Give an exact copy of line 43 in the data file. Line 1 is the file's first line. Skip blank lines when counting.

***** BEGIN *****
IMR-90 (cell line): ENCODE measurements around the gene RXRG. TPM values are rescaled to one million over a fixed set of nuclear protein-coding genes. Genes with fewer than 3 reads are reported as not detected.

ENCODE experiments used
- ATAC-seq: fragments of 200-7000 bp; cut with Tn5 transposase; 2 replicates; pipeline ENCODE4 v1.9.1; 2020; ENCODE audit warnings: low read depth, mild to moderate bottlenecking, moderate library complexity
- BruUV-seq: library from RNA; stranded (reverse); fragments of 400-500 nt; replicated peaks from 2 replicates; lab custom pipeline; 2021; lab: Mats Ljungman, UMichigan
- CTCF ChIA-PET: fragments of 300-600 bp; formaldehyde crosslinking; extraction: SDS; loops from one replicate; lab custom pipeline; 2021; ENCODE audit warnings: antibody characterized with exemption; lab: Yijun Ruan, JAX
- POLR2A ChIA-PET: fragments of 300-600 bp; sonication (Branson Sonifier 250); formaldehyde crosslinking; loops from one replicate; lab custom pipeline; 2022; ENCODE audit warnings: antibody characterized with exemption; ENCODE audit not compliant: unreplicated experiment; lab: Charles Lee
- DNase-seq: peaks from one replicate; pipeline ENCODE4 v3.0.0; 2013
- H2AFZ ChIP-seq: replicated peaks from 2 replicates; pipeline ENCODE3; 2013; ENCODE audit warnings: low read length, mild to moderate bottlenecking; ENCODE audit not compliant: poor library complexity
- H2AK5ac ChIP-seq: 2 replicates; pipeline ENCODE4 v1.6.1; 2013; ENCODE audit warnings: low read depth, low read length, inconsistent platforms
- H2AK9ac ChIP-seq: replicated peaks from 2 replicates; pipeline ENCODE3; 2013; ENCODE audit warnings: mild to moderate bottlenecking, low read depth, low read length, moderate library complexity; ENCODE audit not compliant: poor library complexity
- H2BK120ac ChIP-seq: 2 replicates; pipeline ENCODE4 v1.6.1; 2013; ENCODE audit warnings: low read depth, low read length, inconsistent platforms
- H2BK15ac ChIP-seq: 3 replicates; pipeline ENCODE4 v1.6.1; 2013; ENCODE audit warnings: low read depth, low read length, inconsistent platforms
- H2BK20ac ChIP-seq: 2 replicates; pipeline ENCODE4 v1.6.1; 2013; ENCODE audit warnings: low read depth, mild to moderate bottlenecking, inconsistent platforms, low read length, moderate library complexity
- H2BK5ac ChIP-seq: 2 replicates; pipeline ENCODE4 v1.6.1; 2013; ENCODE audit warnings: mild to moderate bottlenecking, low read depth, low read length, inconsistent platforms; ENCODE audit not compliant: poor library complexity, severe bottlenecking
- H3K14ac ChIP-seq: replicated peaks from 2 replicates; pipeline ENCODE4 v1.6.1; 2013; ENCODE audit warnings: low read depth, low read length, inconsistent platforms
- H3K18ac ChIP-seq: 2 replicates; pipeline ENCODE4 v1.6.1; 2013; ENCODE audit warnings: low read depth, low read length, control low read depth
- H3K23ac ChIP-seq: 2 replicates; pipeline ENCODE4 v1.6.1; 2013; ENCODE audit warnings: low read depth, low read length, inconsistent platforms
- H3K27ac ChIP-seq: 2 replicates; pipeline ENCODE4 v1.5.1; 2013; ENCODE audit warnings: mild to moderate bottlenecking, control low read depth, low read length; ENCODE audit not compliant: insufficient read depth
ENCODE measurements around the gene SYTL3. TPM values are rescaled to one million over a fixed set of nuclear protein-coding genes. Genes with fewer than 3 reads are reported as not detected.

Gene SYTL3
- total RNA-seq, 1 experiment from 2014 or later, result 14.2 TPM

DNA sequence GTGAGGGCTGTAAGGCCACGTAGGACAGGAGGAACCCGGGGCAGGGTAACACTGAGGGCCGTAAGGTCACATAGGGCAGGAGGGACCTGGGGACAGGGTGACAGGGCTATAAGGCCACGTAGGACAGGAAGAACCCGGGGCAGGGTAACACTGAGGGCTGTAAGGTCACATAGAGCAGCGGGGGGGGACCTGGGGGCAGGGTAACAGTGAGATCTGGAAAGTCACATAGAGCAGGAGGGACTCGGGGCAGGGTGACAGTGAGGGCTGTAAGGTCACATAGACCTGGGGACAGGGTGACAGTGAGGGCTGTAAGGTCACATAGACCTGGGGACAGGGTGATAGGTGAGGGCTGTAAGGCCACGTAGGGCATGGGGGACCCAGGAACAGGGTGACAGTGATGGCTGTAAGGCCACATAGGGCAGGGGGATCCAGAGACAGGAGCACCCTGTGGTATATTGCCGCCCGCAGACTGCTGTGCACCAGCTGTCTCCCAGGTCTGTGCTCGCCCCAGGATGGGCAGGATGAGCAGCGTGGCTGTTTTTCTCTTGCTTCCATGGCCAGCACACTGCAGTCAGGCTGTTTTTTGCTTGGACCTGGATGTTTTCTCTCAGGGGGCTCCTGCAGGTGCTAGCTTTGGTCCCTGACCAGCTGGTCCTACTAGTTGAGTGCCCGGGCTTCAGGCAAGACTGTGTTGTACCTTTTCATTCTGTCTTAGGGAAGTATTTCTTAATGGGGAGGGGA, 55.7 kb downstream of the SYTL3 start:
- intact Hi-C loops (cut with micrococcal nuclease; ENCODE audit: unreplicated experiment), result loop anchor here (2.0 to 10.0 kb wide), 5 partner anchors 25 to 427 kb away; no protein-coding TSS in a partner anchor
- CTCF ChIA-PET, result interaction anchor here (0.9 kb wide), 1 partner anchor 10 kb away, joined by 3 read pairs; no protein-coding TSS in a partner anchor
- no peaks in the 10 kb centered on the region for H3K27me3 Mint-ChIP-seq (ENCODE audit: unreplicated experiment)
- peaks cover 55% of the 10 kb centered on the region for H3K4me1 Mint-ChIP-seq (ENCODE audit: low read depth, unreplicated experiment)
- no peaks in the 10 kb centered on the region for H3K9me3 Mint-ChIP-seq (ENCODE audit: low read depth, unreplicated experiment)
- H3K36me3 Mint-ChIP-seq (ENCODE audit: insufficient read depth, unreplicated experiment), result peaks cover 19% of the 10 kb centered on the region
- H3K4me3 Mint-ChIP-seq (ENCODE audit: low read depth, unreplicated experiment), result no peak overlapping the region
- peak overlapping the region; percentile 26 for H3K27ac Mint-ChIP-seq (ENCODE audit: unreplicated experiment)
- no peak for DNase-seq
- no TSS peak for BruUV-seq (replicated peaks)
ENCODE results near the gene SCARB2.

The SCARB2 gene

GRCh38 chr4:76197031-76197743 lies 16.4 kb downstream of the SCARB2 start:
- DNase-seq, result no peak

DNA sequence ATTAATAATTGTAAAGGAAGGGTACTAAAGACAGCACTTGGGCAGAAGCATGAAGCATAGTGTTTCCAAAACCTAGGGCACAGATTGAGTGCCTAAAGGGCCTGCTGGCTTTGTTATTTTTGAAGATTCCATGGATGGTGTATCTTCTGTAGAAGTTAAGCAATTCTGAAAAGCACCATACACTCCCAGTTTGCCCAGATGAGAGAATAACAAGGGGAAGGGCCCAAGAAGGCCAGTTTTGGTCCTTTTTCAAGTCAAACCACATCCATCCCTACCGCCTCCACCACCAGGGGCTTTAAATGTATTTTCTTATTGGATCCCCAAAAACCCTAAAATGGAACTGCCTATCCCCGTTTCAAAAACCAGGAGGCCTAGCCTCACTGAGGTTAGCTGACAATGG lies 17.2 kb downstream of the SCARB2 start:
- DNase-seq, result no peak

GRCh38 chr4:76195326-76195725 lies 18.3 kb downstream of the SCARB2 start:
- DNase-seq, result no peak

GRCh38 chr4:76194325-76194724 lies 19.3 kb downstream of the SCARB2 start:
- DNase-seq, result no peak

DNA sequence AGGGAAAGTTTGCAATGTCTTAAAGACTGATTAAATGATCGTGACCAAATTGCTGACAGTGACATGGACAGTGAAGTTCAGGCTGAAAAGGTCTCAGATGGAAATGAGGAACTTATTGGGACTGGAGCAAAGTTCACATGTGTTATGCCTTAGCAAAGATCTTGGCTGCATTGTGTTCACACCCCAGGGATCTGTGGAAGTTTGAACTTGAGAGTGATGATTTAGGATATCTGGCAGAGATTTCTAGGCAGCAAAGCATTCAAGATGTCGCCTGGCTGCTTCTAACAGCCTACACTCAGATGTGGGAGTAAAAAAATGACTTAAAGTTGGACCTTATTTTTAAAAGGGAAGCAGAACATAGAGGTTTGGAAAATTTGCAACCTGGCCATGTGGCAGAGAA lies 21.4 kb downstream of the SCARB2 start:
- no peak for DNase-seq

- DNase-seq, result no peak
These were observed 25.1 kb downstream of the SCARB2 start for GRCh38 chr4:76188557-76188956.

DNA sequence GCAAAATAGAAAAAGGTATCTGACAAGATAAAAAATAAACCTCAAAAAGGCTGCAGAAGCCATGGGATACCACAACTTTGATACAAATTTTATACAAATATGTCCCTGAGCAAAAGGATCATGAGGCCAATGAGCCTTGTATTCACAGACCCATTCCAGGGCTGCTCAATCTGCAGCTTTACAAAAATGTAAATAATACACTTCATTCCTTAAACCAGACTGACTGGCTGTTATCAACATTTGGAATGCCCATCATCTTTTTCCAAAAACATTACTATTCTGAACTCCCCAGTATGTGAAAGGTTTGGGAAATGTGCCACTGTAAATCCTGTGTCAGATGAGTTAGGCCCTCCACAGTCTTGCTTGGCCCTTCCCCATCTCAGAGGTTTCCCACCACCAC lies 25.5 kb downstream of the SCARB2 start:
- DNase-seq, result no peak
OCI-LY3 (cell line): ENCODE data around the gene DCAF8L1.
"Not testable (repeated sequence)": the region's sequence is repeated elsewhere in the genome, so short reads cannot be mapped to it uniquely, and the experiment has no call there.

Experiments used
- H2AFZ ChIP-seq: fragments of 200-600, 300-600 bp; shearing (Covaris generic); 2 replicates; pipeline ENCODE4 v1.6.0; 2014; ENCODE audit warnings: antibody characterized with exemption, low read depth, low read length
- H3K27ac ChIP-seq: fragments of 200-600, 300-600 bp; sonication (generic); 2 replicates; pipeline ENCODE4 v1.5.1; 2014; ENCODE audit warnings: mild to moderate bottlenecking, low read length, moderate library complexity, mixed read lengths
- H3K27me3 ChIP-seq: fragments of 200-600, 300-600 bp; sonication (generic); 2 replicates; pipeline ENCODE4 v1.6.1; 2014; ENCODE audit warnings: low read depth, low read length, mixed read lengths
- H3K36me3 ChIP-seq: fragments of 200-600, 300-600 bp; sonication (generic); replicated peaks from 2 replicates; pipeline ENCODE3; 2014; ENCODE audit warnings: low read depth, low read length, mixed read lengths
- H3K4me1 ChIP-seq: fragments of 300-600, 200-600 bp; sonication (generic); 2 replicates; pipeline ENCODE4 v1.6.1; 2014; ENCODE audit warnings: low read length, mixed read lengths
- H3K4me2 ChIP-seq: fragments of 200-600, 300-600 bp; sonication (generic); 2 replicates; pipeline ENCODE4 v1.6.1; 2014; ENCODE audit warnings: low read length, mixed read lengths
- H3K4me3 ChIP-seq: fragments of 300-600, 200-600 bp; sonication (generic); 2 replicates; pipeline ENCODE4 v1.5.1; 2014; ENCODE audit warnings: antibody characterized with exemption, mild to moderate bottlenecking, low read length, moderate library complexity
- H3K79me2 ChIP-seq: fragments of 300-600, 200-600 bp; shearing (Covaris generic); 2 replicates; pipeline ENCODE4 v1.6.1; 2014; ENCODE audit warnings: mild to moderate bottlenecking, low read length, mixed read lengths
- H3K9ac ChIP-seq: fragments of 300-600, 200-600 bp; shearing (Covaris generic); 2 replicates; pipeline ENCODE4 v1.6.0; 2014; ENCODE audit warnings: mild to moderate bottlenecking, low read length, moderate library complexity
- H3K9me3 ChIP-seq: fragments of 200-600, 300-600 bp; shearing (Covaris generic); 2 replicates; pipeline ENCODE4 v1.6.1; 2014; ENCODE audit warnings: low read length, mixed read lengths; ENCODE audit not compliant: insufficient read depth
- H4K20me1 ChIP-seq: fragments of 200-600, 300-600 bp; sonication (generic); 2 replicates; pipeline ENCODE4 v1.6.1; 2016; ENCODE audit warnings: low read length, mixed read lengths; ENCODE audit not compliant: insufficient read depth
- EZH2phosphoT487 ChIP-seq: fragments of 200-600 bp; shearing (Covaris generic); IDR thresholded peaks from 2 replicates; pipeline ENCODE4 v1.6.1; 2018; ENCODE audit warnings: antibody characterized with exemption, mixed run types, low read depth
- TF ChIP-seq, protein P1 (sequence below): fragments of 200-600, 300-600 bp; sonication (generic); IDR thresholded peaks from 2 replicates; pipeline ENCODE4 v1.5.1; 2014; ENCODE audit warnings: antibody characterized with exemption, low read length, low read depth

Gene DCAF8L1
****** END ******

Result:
DNA sequence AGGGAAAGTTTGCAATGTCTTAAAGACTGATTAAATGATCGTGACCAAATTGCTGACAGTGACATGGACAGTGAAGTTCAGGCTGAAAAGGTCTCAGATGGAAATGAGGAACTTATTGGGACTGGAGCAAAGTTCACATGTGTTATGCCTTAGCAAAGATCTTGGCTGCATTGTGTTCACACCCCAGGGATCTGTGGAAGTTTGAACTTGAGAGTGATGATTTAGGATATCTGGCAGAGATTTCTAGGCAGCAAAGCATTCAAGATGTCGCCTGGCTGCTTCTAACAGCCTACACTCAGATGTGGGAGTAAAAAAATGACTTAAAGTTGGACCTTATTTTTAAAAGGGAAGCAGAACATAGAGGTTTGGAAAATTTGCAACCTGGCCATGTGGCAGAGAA lies 21.4 kb downstream of the SCARB2 start: